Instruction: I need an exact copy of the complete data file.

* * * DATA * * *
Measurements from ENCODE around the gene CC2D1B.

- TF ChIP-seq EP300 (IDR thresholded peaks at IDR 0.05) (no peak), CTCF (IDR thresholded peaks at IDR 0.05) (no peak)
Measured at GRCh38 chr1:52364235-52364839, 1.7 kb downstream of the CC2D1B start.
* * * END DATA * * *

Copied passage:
Measurements from ENCODE around the gene CC2D1B.

- TF ChIP-seq EP300 (IDR thresholded peaks at IDR 0.05) (no peak), CTCF (IDR thresholded peaks at IDR 0.05) (no peak)
Measured at GRCh38 chr1:52364235-52364839, 1.7 kb downstream of the CC2D1B start.